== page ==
All publicly listed organisations (PLC) are legally required to have a designated company secretary and most often the size of these organisation dictates that a team of company secretaries are in place. Listed organisations face extra regulations and scrutiny such as Market Abuse Regulations, Insider Lists, Listing Regulations and Disclosure and Transparency statements.
PLC and designated company secretaries
Many company secretaries have worked in PLC environments and are well versed in the needs of such organisations. At the most senior level it is vital that your company secretary has extensive knowledge of PLC requirements and has a demonstrable track-record in catering to those needs.
At a more junior level, especially if a team is in place, it can be beneficial to look to those with the correct skill set without PLC experience who can be trained and developed. Many company secretaries seek this experience.
On occasion, some company secretaries in the listed environment will administrate the share scheme or more commonly, liaise with external providers who undertake this work.
The role of the company secretary in AIM listed companies
AIM is the London Stock Exchange’s international market for smaller growing companies. A wide range of businesses including early stage, venture capital backed as well as more established companies join AIM seeking access to growth capital.
Unlike companies with premium and standard listings, AIM companies are not required to comply with the UK Corporate Governance Code, however many AIM companies choose to apply as much of the code as practicable.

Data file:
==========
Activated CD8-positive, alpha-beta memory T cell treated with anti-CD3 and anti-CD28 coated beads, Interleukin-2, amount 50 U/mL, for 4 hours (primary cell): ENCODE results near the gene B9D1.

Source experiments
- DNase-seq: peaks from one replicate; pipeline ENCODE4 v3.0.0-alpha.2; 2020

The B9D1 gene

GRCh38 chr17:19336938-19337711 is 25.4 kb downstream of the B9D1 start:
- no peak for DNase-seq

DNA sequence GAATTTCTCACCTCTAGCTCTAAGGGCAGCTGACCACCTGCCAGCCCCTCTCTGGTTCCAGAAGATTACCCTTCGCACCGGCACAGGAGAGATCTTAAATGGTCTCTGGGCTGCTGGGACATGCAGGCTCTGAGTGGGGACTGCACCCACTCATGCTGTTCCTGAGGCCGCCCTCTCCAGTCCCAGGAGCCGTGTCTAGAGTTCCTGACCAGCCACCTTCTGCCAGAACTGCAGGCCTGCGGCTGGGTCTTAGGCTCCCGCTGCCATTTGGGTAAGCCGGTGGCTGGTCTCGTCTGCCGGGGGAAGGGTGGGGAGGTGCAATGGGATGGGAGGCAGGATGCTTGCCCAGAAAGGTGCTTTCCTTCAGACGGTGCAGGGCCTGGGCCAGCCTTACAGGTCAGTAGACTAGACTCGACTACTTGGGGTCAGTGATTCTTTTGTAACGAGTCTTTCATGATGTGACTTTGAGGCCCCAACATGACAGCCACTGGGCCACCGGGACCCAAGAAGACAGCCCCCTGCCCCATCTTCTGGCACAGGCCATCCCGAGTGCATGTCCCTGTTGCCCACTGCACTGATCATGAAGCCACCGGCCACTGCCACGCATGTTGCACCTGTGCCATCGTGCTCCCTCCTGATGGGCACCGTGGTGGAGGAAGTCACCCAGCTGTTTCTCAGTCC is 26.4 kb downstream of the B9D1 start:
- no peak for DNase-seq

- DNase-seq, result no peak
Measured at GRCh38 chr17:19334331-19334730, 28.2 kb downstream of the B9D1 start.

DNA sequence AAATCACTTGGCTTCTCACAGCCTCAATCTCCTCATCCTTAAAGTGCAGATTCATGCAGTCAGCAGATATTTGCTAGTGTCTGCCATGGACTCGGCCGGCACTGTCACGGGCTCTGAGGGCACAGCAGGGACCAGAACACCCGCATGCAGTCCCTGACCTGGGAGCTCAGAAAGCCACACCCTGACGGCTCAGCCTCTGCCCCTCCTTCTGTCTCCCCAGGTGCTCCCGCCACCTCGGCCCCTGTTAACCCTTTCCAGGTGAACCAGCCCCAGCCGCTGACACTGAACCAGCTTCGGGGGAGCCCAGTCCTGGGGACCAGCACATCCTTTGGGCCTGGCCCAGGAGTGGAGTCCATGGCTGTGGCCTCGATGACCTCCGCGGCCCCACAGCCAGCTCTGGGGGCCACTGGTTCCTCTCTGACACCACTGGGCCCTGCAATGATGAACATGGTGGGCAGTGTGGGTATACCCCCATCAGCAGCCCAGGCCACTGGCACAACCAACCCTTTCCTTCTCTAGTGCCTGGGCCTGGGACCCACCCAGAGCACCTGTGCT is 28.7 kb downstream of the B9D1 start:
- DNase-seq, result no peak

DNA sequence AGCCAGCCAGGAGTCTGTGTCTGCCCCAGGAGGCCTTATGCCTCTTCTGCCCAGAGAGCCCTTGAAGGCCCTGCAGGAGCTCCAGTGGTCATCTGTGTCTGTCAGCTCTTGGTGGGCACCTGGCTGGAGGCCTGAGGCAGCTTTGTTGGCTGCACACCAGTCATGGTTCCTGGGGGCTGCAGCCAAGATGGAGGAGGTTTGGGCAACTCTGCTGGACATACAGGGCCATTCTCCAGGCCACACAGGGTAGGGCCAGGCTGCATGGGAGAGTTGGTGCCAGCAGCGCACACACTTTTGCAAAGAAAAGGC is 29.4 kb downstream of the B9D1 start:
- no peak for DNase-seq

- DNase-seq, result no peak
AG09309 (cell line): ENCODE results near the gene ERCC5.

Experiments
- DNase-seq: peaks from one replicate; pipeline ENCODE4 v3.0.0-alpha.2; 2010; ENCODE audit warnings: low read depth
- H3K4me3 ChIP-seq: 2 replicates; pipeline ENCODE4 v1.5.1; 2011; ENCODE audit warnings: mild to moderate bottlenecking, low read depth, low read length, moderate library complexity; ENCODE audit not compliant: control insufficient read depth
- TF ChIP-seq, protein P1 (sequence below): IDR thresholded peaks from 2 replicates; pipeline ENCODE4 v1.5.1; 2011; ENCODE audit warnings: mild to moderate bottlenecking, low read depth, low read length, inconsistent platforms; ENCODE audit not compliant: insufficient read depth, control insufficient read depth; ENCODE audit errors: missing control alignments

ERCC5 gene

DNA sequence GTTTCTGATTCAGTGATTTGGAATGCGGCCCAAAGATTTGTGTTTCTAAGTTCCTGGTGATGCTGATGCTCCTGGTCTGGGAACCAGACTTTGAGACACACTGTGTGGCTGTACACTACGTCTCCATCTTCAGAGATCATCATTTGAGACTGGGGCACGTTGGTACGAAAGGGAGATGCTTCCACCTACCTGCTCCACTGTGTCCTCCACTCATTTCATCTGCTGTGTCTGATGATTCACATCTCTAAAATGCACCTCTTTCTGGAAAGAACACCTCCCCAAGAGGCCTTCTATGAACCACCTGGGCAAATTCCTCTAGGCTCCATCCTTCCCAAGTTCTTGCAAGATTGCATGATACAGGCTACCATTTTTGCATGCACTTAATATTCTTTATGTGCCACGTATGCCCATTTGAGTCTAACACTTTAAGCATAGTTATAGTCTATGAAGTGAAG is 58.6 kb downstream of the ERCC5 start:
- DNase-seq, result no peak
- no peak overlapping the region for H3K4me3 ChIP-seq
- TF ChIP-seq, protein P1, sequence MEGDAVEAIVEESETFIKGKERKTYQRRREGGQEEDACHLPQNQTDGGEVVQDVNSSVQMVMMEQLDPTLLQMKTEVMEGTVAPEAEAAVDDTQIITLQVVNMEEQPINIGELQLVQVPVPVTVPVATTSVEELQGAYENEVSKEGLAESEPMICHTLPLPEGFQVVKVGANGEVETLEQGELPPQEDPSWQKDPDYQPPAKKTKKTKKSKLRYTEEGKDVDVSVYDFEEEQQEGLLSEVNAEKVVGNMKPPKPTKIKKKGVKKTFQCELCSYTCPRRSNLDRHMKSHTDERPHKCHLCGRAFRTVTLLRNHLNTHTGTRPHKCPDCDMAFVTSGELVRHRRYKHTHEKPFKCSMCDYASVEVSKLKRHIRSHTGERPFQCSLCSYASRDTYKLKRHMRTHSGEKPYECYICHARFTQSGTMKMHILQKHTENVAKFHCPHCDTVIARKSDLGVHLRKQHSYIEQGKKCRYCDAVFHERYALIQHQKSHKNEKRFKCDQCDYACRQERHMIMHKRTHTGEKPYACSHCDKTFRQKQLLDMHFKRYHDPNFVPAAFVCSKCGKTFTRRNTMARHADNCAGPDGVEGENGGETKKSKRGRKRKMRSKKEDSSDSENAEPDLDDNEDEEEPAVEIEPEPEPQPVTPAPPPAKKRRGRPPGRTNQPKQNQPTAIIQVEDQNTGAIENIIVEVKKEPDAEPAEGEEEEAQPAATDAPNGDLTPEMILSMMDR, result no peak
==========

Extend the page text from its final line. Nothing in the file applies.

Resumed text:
The most recent update from the London Stock Exchange now requires AIM listed companies to follow a recognised corporate governance code and to disclose on their website details of the corporate governance code that has been applied.
Depending on the size of the company and its structure, team sizes vary hugely. Some large PLCs will have Co-Sec teams of 20+ members, others may have just 3 or 4. Often, this will be made up of a Co-Sec (sometimes a dual role as General Counsel), Deputy Co-Sec, Assistant Co-Sec and Co-Sec Assistant.
In some cases, there may be more than one of these roles, most often at Assistant Co-Sec and Co-Sec Assistant level in order to cover different areas of need. This is very much dependant on the number of subsidiary companies and sector of the organisation. For example, a FTSE 100 company within the financial sector may have a more complex structure and therefore require a larger Co-Sec provision in order to cater for that.back to top
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